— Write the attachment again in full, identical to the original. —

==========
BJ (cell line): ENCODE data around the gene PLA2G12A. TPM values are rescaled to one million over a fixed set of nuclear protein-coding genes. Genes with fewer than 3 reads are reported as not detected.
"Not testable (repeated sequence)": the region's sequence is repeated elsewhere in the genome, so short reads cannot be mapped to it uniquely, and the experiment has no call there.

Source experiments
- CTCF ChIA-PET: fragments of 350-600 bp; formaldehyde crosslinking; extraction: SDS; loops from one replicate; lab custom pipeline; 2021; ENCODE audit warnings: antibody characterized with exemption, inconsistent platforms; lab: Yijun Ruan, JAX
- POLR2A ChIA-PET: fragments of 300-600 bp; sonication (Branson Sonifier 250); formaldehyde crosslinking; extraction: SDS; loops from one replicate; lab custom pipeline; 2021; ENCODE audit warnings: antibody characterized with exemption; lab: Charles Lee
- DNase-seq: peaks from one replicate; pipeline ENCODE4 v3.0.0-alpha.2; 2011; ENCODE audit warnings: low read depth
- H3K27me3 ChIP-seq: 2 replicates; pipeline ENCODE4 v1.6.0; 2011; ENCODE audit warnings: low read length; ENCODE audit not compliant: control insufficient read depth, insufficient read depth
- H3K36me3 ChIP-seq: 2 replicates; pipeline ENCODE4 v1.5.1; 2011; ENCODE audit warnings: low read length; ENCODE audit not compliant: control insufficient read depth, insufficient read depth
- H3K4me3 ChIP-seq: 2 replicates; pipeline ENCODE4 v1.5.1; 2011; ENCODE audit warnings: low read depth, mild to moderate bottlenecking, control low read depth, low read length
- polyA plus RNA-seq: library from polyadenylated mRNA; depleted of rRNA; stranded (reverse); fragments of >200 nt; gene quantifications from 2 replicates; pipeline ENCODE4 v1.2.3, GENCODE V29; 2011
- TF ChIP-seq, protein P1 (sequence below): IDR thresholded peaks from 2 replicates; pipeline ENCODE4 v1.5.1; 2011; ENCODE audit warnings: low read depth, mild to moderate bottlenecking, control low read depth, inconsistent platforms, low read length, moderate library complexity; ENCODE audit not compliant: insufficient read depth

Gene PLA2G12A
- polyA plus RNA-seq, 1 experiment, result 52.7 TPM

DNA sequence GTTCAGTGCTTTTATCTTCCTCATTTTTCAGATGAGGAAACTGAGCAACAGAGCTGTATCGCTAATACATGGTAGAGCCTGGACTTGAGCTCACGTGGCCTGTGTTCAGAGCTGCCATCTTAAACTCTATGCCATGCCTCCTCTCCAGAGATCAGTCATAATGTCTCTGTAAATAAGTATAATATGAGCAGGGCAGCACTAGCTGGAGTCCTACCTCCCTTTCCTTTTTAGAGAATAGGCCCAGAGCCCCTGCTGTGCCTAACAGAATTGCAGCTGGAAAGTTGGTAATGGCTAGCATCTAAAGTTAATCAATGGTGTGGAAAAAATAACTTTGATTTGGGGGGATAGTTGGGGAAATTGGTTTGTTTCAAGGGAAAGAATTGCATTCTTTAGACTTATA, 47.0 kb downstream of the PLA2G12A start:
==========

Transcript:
BJ (cell line): ENCODE data around the gene PLA2G12A. TPM values are rescaled to one million over a fixed set of nuclear protein-coding genes. Genes with fewer than 3 reads are reported as not detected.
"Not testable (repeated sequence)": the region's sequence is repeated elsewhere in the genome, so short reads cannot be mapped to it uniquely, and the experiment has no call there.

Source experiments
- CTCF ChIA-PET: fragments of 350-600 bp; formaldehyde crosslinking; extraction: SDS; loops from one replicate; lab custom pipeline; 2021; ENCODE audit warnings: antibody characterized with exemption, inconsistent platforms; lab: Yijun Ruan, JAX
- POLR2A ChIA-PET: fragments of 300-600 bp; sonication (Branson Sonifier 250); formaldehyde crosslinking; extraction: SDS; loops from one replicate; lab custom pipeline; 2021; ENCODE audit warnings: antibody characterized with exemption; lab: Charles Lee
- DNase-seq: peaks from one replicate; pipeline ENCODE4 v3.0.0-alpha.2; 2011; ENCODE audit warnings: low read depth
- H3K27me3 ChIP-seq: 2 replicates; pipeline ENCODE4 v1.6.0; 2011; ENCODE audit warnings: low read length; ENCODE audit not compliant: control insufficient read depth, insufficient read depth
- H3K36me3 ChIP-seq: 2 replicates; pipeline ENCODE4 v1.5.1; 2011; ENCODE audit warnings: low read length; ENCODE audit not compliant: control insufficient read depth, insufficient read depth
- H3K4me3 ChIP-seq: 2 replicates; pipeline ENCODE4 v1.5.1; 2011; ENCODE audit warnings: low read depth, mild to moderate bottlenecking, control low read depth, low read length
- polyA plus RNA-seq: library from polyadenylated mRNA; depleted of rRNA; stranded (reverse); fragments of >200 nt; gene quantifications from 2 replicates; pipeline ENCODE4 v1.2.3, GENCODE V29; 2011
- TF ChIP-seq, protein P1 (sequence below): IDR thresholded peaks from 2 replicates; pipeline ENCODE4 v1.5.1; 2011; ENCODE audit warnings: low read depth, mild to moderate bottlenecking, control low read depth, inconsistent platforms, low read length, moderate library complexity; ENCODE audit not compliant: insufficient read depth

Gene PLA2G12A
- polyA plus RNA-seq, 1 experiment, result 52.7 TPM

DNA sequence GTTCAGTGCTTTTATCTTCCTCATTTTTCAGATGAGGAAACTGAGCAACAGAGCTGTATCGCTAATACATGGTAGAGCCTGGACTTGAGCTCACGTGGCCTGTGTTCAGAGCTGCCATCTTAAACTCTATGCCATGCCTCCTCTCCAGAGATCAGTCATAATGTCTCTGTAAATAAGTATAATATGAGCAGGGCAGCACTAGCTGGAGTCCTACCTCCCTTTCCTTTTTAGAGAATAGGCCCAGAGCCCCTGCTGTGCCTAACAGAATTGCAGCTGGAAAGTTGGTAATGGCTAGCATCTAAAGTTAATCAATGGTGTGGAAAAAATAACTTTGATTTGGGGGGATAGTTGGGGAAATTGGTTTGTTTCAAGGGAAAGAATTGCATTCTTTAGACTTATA, 47.0 kb downstream of the PLA2G12A start: